Simon* witnessed his dad abuse his mum from a young age. Here he shares his experiences of what life was like growing up with domestic abuse: “I felt scared not knowing what could happen next. It could’ve ended in tears, or it could’ve ended with blood all over the floor – who knew.
“Luckily, it was mostly in tears – but it was my mum who was left in tears and not the person who I hoped it would – my dad. I’d predict that it would end with mum crying and I felt really bad when I got my prediction right.”
It’s estimated that one in seven children in the UK have lived with domestic abuse at some point in their childhood. In the majority of these homes, children will be aware of the abuse happening and will often hear or see it going on.
Simon witnessed many of the attacks or was in the house when it happened and would sleep in his mum’s room to try and protect her.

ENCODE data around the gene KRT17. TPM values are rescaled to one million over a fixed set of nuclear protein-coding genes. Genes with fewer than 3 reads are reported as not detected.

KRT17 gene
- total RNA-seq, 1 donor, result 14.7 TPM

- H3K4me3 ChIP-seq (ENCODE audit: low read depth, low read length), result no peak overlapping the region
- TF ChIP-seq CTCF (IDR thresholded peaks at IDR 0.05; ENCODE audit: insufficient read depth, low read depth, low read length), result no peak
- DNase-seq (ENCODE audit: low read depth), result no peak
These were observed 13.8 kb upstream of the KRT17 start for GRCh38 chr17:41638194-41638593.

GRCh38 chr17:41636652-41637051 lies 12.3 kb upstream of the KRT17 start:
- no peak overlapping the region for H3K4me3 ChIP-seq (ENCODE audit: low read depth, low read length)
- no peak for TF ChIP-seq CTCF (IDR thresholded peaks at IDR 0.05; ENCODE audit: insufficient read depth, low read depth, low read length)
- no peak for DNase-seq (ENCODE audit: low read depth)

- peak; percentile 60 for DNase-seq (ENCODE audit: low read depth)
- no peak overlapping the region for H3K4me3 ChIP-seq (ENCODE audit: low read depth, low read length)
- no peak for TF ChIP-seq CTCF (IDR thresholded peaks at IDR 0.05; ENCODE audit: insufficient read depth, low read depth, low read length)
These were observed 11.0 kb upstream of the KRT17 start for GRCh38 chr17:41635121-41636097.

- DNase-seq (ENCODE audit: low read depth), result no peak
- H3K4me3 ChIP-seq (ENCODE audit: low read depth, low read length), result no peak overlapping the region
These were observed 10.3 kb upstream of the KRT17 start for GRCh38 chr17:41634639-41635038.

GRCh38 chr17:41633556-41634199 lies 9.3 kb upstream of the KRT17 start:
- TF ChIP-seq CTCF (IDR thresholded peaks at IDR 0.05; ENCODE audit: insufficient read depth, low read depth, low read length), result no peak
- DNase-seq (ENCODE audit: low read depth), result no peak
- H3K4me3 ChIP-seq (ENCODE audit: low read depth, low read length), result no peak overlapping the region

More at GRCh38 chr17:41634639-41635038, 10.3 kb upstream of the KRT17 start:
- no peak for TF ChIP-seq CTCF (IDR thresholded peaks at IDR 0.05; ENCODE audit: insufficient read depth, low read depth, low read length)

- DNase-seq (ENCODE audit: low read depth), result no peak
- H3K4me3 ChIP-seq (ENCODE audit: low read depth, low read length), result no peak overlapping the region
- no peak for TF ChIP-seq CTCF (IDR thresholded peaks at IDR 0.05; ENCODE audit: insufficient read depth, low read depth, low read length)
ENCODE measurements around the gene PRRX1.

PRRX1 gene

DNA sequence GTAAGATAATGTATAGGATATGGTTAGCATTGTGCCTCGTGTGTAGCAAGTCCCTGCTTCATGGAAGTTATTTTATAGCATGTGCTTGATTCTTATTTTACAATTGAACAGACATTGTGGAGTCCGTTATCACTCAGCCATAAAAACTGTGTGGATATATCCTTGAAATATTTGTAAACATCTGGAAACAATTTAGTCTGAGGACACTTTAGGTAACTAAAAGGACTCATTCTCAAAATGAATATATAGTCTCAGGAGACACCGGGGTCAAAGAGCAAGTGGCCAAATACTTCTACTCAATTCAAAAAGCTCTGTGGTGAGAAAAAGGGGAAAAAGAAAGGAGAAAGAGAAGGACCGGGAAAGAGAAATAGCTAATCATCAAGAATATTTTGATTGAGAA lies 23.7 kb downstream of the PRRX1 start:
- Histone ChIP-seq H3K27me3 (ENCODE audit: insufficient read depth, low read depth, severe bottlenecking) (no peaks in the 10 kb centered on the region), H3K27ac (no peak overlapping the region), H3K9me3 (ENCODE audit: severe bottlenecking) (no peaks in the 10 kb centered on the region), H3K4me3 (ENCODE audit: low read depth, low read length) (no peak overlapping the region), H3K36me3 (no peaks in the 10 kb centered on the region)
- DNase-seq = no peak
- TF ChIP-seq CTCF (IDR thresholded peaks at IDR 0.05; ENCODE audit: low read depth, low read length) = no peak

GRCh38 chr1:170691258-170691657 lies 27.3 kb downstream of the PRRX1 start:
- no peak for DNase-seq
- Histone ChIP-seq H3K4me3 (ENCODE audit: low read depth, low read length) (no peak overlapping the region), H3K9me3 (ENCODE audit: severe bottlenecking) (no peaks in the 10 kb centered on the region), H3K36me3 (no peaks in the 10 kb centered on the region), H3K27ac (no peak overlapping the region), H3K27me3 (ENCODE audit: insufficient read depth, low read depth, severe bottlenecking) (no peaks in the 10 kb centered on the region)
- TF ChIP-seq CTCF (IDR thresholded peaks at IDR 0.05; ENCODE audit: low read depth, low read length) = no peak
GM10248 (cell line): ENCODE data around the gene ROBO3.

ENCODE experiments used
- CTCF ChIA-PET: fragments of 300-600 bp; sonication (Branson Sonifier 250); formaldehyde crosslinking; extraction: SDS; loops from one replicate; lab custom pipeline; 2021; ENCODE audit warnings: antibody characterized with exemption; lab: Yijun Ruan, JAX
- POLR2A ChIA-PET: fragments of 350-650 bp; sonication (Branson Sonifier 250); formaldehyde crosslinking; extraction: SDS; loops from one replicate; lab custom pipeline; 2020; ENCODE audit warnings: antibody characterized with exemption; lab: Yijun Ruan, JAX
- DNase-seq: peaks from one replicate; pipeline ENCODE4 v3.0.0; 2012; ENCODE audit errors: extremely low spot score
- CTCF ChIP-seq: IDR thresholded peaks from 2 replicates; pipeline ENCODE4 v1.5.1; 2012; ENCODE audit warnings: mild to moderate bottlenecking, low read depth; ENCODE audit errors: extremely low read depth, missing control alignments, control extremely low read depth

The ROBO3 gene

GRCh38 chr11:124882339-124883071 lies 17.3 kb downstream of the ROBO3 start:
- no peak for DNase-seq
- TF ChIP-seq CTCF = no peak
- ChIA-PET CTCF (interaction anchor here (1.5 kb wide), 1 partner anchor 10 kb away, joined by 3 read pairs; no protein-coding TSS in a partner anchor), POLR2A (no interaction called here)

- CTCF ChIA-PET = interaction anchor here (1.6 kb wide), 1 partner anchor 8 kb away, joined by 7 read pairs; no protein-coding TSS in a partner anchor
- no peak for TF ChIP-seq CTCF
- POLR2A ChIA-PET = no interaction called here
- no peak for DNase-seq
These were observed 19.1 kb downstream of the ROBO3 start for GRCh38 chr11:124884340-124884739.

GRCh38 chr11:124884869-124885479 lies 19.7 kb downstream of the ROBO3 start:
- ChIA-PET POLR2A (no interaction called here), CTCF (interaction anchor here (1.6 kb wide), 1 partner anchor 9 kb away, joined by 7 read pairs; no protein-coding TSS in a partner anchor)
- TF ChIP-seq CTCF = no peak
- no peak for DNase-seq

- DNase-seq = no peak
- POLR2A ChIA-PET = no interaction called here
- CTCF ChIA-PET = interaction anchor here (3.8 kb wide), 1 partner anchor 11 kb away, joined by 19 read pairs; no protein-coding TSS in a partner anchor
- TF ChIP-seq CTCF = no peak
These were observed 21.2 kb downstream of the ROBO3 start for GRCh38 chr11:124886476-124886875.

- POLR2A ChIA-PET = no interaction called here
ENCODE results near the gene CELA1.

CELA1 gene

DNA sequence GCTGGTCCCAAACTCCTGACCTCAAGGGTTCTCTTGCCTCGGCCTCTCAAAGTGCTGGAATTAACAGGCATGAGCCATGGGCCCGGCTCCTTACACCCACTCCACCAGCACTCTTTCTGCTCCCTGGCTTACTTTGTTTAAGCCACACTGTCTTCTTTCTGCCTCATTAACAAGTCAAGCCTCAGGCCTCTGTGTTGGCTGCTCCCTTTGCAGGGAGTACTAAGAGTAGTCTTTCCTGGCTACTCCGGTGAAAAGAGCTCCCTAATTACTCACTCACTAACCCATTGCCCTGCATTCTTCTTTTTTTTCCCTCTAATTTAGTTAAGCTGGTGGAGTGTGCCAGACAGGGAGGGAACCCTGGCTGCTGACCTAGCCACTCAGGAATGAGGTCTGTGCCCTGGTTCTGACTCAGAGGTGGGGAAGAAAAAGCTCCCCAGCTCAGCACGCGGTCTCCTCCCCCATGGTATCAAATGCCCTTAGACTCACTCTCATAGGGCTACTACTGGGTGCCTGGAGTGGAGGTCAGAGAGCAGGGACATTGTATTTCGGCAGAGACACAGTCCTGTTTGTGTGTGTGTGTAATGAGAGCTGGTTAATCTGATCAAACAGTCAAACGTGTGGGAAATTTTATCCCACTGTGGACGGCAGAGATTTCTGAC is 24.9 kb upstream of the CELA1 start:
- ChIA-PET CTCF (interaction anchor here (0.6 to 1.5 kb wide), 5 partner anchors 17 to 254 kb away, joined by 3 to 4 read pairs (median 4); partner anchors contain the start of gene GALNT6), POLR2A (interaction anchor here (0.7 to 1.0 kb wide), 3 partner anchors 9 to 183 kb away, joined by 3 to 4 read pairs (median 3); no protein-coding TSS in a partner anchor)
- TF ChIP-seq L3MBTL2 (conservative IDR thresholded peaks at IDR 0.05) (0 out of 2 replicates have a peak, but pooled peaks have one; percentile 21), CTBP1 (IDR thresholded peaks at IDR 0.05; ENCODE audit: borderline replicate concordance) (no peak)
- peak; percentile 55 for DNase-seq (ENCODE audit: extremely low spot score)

He says one of the worse things about his father’s abusive was his dad leaving and coming back again: “He’d come back again after a certain amount of time. For the first couple of days he would be nice and then maybe by the second week the violence would start back.’’
“You know what’s going to happen in your life. Like imagine being me for the day, you never know what would happen or what’s next.”
When Simon was around 8 –years-old his father left the family for the last time: “The violence was getting way too much for my mum. There was an incident with a frying pan across the face the same year he left.”
Children and young people who witness abuse may experience negative short term and long term effects, such as becoming depressed, difficulty sleeping or having nightmares, becoming aggressive or acting much younger than they are.
The trauma caused by the violence and abuse is still having an effect on Simon and his mother, even now, years later. He tells us she often feels sick and can’t get out of bed: “I don’t know why it just comes along when you least expect it, plus when you don’t need it or want it.”
At Glow, we offer specialist support to children and young people who have witnessed abuse at home. This includes one to one support sessions for 5 – 19 years olds which we deliver in schools and colleges and our Young Persons Violence Advisors (YPVAs) who support young people who are at high risk from domestic abuse.
For support or to find out more, contact us on 0330 0945 559. If you are in immediate danger, call 999.